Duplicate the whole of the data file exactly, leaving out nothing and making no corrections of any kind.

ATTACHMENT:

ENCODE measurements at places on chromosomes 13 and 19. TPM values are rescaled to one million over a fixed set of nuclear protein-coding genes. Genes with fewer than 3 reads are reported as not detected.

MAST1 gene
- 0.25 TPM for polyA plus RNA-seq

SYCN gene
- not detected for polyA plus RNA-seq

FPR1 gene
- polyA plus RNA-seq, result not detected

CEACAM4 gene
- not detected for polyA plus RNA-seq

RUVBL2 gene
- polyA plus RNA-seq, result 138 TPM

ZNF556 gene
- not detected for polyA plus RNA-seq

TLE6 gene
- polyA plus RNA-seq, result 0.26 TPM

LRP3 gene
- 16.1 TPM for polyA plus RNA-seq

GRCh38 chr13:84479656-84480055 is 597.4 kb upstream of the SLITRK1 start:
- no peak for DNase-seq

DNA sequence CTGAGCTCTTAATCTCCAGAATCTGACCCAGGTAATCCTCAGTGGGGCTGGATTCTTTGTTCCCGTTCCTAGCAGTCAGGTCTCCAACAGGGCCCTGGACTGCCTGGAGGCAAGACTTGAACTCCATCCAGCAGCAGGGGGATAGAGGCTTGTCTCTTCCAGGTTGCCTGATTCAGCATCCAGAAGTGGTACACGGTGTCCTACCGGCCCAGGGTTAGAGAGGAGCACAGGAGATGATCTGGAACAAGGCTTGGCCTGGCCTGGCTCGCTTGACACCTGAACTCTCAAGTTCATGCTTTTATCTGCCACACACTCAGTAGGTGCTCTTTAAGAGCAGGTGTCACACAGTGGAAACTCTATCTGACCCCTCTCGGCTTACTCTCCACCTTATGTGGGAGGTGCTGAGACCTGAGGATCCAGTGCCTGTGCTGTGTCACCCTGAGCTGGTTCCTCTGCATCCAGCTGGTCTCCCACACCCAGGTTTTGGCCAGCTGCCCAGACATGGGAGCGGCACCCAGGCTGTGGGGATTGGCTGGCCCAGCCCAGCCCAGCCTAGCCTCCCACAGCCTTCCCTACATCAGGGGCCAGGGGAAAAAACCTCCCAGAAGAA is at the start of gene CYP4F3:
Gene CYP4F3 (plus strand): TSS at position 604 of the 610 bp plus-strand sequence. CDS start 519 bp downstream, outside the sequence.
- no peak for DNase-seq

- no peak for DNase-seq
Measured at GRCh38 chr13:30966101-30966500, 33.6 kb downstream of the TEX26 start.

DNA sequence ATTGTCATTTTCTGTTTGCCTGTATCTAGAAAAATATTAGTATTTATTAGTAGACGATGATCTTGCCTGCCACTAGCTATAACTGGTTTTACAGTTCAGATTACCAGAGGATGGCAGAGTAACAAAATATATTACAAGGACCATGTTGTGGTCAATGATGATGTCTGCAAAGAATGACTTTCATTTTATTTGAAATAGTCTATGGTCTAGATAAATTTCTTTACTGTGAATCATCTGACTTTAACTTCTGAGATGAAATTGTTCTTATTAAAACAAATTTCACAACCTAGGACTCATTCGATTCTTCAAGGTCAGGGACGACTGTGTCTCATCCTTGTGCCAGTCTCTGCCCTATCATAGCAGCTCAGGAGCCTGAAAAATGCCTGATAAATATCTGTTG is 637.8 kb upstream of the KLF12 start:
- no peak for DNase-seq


ENCODE measurements at places on chromosomes 13 and 19. TPM values are rescaled to one million over a fixed set of nuclear protein-coding genes. Genes with fewer than 3 reads are reported as not detected.

MAST1 gene
- 0.25 TPM for polyA plus RNA-seq

SYCN gene
- not detected for polyA plus RNA-seq

FPR1 gene
- polyA plus RNA-seq, result not detected

CEACAM4 gene
- not detected for polyA plus RNA-seq

RUVBL2 gene
- polyA plus RNA-seq, result 138 TPM

ZNF556 gene
- not detected for polyA plus RNA-seq

TLE6 gene
- polyA plus RNA-seq, result 0.26 TPM

LRP3 gene
- 16.1 TPM for polyA plus RNA-seq

GRCh38 chr13:84479656-84480055 is 597.4 kb upstream of the SLITRK1 start:
- no peak for DNase-seq

DNA sequence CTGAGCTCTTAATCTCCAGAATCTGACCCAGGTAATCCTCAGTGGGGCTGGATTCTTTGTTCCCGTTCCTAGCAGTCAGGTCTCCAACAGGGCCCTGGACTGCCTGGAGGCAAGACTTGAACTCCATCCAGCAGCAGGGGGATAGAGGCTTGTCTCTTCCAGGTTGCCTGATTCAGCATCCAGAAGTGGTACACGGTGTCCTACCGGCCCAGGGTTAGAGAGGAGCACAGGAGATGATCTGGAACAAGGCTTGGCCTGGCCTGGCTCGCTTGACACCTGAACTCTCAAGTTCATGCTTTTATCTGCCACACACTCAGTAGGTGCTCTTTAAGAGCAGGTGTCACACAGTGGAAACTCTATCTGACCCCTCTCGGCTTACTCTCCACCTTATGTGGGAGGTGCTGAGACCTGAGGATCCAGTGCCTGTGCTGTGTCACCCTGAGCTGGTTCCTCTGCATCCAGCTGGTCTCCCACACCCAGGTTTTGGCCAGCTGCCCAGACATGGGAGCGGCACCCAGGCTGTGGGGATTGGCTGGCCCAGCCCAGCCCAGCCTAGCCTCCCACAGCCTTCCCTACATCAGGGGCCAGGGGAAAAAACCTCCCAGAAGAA is at the start of gene CYP4F3:
Gene CYP4F3 (plus strand): TSS at position 604 of the 610 bp plus-strand sequence. CDS start 519 bp downstream, outside the sequence.
- no peak for DNase-seq

- no peak for DNase-seq
Measured at GRCh38 chr13:30966101-30966500, 33.6 kb downstream of the TEX26 start.

DNA sequence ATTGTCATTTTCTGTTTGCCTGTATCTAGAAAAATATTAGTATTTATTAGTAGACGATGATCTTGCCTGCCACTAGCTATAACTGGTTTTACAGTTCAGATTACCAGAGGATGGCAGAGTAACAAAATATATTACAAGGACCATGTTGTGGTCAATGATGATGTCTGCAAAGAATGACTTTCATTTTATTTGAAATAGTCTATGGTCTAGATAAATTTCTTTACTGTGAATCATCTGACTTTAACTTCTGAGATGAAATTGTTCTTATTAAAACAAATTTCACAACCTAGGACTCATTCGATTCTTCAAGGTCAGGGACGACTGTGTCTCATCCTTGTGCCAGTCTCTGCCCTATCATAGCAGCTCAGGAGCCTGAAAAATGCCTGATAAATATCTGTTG is 637.8 kb upstream of the KLF12 start:
- no peak for DNase-seq